The Kenyon Review posts another article by writer Aatif Rashid about re-reading Waugh’s Brideshead Revisited:
In a piece last month, I wrote about my admiration for Evelyn Waugh’s Brideshead Revisited. [See previous post.] But my experience reading it was actually more complicated than I described: when I first read the novel, I was taken in by its rich language, its lush descriptions, and its admiration for aesthetic beauty that seemed to belie its morally simplistic Catholic themes. When I reread the novel a year later, however, I found it darker, more melancholy, and far less rich and indulgent than I had remembered. Its aesthetic beauty felt pared down, and the vivid descriptions of Oxford and pre-war English life seemed overlaid with a grey, melancholy pallor. I was a little taken aback by this altered reading experience.Had I really changed so much in a year that the once-beautiful passages of aesthetic splendor had turned suddenly somber? Could a single year of life really alter the experience of a novel so significantly? I honestly felt a little depressed, and I wondered if it would ever be possible to recover the experience of reading the book the first time.
The truth was, though, it was not me that had changed: it was the book. What I didn’t realize was that the copy of Brideshead I’d checked out from my college library for my first reading had been a printing of the original 1945 text—but when I went and bought a version from the bookstore to read it a second time, I’d purchased the more standard 1960 version, which Waugh had revised, with “small additions” and “substantial cuts.” […]
He goes on to compare two passages from Brideshead where Charles Ryder is describing a Burgundy wine. Rashid comments: “Looking back, I can’t help but feel Waugh made a mistake: the original is so much better, so much wilder, so much more passionate.” He then compares Waugh’s changes with those made by Mary Shelley and Charles Dickens to the original texts of Frankenstein and Great Expectations and concludes that things would have been better if left alone:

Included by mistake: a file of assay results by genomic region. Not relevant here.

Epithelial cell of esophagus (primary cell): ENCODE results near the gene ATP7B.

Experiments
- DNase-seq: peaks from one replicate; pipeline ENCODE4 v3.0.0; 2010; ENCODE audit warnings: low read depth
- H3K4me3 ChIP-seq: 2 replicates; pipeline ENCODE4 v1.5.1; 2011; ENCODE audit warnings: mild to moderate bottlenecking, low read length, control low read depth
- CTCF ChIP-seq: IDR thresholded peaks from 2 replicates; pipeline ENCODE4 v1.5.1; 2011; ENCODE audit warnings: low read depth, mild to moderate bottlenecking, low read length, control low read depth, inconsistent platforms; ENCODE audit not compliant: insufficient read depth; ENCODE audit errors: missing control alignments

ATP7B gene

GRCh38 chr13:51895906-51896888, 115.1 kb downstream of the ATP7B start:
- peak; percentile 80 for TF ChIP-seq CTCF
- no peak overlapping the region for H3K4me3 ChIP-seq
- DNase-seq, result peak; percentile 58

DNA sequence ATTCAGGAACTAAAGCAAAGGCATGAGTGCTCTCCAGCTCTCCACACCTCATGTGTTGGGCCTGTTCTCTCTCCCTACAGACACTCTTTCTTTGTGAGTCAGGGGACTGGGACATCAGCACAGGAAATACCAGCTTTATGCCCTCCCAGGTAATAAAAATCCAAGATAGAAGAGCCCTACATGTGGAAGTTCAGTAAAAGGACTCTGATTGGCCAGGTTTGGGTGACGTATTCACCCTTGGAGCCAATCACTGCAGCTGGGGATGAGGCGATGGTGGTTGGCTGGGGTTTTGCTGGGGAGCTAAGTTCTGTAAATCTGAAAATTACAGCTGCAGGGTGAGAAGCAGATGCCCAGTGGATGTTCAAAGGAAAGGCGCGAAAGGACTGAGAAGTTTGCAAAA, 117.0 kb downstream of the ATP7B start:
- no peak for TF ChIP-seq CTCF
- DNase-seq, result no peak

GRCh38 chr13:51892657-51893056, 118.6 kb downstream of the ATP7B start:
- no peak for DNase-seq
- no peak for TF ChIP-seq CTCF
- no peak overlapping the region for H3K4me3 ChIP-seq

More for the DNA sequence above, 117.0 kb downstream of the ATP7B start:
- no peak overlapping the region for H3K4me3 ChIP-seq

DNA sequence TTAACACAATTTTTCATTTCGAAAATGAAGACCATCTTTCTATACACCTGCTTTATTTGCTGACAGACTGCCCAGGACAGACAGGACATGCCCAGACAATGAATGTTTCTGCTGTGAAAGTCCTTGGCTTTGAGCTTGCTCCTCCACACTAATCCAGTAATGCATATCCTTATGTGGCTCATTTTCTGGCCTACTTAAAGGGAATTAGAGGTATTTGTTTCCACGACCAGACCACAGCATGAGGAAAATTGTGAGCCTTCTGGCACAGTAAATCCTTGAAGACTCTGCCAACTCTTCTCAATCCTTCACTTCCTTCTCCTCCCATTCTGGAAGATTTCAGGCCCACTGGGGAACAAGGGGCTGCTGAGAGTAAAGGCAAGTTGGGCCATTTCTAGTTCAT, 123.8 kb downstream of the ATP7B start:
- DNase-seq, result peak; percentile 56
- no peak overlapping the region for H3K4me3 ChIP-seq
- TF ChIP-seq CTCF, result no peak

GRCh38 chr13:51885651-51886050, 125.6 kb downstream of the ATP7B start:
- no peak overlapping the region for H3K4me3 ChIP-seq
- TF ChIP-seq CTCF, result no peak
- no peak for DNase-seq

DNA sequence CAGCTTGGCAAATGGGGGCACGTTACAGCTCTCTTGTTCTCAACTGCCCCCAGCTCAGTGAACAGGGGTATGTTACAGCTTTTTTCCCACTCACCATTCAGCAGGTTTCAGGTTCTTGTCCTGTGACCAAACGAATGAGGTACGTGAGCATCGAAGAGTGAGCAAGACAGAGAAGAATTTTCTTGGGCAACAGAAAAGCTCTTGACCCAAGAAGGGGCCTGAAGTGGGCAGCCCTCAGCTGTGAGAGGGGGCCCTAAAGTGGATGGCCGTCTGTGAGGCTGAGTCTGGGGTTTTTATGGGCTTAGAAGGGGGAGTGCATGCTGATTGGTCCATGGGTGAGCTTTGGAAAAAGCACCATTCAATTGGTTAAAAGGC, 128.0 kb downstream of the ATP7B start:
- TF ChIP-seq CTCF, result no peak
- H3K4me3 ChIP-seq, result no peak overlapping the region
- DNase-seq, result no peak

If I had my way, I would replace every edition of each of these novels with their more powerful originals. But because I’m not in charge of Penguin or Oxford University Press, I’ll have to make do with encouraging readers to seek out the originals rather than the revised and “accepted” versions. If they were still alive, the authors might object, but as we know, a novel is not the sole property of a writer once it’s published. These three writers created works of art that were profound and moving. We shouldn’t let them diminish their masterpieces just because their own feelings later changed.
It is easy enough to find the original versions in the US since Little Brown did not publish the revised version until 2011. Thus, all US reprints up to that date published by Little Brown continued to reflect the 1945 text. To be sure, it would be best to check with the bookseller; if the edition he is selling has the 1959 “Preface” written by Waugh, it is unlikely to be the original 1945 text. If anyone reading this knows of any exceptions to this understanding, please comment as provided below.
Although US paperback publishers put out a “new Dell edition” as a Laurel edition in October 1960, the Waugh Bibliography notes that it “Seems identical to previous edition”–i.e., the one first published by Dell in 1957, before Waugh’s 1959 edits. Penguin editions published since 1962 are the revised text. The Everyman’s Library hardback edition published in 1993 in the US by Knopf contains the text of the 1960 revised edition, according to a bookseller note on ABE. Assuming it follows its previous policy, the OUP’s Complete Works of Evelyn Waugh v. 9, Brideshead Revisited will contain the original 1945 edition, with changes made in subsequent editions noted.